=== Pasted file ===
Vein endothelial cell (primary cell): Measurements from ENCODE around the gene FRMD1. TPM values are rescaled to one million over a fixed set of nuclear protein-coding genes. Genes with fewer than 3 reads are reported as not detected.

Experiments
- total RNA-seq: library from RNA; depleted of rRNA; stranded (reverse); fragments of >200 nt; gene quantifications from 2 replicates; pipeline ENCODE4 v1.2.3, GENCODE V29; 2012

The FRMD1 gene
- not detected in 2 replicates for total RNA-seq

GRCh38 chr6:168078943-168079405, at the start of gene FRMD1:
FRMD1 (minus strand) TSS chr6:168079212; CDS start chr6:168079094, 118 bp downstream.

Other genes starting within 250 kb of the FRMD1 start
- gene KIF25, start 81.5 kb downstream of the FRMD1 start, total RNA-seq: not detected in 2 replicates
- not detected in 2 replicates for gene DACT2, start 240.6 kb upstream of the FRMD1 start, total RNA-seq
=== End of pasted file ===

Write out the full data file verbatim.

Vein endothelial cell (primary cell): Measurements from ENCODE around the gene FRMD1. TPM values are rescaled to one million over a fixed set of nuclear protein-coding genes. Genes with fewer than 3 reads are reported as not detected.

Experiments
- total RNA-seq: library from RNA; depleted of rRNA; stranded (reverse); fragments of >200 nt; gene quantifications from 2 replicates; pipeline ENCODE4 v1.2.3, GENCODE V29; 2012

The FRMD1 gene
- not detected in 2 replicates for total RNA-seq

GRCh38 chr6:168078943-168079405, at the start of gene FRMD1:
FRMD1 (minus strand) TSS chr6:168079212; CDS start chr6:168079094, 118 bp downstream.

Other genes starting within 250 kb of the FRMD1 start
- gene KIF25, start 81.5 kb downstream of the FRMD1 start, total RNA-seq: not detected in 2 replicates
- not detected in 2 replicates for gene DACT2, start 240.6 kb upstream of the FRMD1 start, total RNA-seq